Apart from finally managing to get my Abu Dhabi trip all written up and posted, it might seem to you that I’ve been sitting back, taking it easy, and not getting much in the way of “work” done. Well, you’re not entirely wrong. But you know what? I’m not beating myself up about it. Not any more anyway.
See, during my year of intense student life, every single minute spent doing anything other than burying my nose in a book was riddled with guilt. There was always that feeling of “I should be doing <something>”, no matter how much I’d already done that day or week. That kind of guilty auto-response is probably familiar to a lot of people, whether you’re a student or a worker or a parent or just a person. And this is exactly the kind of automatic response-to-self that I am trying to escape, and that I have realised is unnecessary, pointless and even harmful. Harmful to your own sense of happiness and well-being. Why is it that we condition ourselves to berate ourselves far easier than patting ourselves on the back – or even simply giving ourselves a break?
For the last post in this series, but most definitely not least, we turn to Friday brunch, by all accounts a “must do” tradition when visiting Abu Dhabi or Dubai. Imagining a tasty plate and maybe a cheeky Mimosa, I was like, “sure, I love brunch, let’s do it!” when Cait suggested it. Turns out I really had no idea what I was getting myself into…
Friday brunch serves as the epitome of indulgence and extravagance in Abu Dhabi. Quick side note: weekends in the UAE are on Friday and Saturday, so the fact that it takes place on a Friday is not strange. Everything else about it, however, blows your mind.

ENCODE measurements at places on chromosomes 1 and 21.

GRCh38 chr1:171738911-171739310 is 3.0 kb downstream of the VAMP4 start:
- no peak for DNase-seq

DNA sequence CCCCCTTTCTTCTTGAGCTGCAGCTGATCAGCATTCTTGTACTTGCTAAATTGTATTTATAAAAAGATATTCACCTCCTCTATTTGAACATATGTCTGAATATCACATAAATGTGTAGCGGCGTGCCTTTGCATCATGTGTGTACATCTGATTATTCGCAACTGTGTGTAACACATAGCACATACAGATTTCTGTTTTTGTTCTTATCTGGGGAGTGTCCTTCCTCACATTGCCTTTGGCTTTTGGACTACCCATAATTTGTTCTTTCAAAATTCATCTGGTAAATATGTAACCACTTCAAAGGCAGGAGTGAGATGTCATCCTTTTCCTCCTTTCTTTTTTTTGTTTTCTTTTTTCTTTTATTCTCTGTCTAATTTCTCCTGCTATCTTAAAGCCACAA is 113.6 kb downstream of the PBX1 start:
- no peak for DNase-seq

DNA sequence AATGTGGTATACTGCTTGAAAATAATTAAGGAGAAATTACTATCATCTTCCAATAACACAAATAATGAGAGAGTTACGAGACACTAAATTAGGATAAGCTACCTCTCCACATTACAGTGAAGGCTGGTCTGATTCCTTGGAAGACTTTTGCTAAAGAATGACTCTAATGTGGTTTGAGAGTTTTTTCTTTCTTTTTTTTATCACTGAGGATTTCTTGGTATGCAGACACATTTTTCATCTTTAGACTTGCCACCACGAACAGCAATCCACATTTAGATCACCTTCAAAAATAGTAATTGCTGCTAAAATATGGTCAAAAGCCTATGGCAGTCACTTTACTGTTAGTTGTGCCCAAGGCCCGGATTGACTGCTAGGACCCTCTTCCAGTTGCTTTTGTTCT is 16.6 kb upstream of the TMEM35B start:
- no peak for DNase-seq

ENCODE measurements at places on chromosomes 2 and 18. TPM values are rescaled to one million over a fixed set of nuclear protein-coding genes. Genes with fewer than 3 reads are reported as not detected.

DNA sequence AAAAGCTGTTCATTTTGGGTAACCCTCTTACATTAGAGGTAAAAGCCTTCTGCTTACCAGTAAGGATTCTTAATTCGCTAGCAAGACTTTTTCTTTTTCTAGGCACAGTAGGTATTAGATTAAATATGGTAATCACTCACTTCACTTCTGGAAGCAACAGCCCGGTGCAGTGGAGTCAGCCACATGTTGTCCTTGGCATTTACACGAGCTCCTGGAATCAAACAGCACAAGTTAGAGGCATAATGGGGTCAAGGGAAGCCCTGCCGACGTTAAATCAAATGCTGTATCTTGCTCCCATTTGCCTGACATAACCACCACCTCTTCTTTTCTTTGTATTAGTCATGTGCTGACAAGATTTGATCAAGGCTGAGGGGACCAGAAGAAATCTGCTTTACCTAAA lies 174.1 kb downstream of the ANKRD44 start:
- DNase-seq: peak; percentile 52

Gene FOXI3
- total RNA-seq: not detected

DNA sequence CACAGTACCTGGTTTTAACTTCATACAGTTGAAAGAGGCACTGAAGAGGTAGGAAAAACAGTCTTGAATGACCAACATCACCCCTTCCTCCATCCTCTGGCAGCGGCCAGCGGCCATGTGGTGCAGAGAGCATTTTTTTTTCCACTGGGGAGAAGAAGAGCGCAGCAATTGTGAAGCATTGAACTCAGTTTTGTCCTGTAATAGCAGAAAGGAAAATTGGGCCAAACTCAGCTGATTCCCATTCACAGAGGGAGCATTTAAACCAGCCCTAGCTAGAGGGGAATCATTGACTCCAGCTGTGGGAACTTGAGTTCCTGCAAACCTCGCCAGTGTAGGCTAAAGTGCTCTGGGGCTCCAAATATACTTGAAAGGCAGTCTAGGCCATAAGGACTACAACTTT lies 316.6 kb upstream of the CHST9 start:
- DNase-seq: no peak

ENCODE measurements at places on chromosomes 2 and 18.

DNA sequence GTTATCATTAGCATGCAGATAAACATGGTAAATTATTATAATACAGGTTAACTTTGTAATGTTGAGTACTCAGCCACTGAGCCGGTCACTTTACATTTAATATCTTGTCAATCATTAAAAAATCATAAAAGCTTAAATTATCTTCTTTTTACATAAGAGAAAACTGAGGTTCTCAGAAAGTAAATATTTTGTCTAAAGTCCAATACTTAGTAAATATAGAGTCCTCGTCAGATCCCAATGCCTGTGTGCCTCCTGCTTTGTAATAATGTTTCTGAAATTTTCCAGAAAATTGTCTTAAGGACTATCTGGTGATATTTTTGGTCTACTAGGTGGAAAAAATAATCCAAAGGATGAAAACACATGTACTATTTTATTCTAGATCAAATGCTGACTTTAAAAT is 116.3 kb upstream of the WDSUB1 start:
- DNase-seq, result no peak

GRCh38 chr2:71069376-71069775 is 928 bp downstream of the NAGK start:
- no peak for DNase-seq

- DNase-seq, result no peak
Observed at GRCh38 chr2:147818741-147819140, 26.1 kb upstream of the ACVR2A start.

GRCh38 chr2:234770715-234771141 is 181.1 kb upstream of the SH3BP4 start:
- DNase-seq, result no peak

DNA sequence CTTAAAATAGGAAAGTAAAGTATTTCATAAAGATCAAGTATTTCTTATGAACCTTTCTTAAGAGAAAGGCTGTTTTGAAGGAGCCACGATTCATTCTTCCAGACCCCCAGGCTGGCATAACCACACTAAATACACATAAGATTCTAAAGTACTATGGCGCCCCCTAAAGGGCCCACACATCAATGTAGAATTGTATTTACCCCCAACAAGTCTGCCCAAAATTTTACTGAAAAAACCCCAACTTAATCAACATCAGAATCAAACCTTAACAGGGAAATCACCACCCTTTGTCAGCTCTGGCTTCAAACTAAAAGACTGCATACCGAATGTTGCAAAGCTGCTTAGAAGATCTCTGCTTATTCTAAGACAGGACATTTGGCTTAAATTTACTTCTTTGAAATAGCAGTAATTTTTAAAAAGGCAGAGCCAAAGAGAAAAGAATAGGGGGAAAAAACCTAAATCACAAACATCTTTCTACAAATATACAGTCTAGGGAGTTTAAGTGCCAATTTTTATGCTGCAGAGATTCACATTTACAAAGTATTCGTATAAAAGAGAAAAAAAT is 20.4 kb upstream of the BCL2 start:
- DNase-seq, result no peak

After an introduction to the luxury and opulence of Abu Dhabi, it was time to experience another aspect of life in the desert – adventure and adrenaline on a desert safari! I was particularly excited about this excursion, particularly to get out and take in the view of an endless sea of sand in the open desert for the first time. The experience certainly did not disappoint!
With a full day of activities planned, we woke up bright and early and headed over to the Sheikh Zayed Grand Mosque. “Grand” doesn’t even begin to describe the opulence of this building. “Immense” would be closer to the mark. Visible from many areas of the city, it stands out as the white marble jewel of the city. Even at night, spectacular blue lighting, which (incredibly) varies each night to coincide with the phases of the moon, draws the eye to the imposing domes. And that’s just the exterior.
Now that I’m finally decluttered, packed, goodbyed out and all ready to go, it’s time to fly!
Going from Dublin to Thailand is a looong journey, and as my lovely friend Cait lives in Abu Dhabi, it made sense to take a long transfer there and visit her for a few days. I also figured that Abu Dhabi could be a nice introduction to life in Thailand – they’re both pretty hot, right? As I soon realised, that is pretty much the only thing these places have in common. My time in the desert was awesome fun and an eye opener to a wealthy and extravagant world, but ultimately my short visit served to reinforce my decision to locate myself in the rustic charm of SE Asia. Abu Dhabi is definitely worthy of at least a visit though, so follow this series to discover just how much fun and amazement we managed to squeeze into three short days!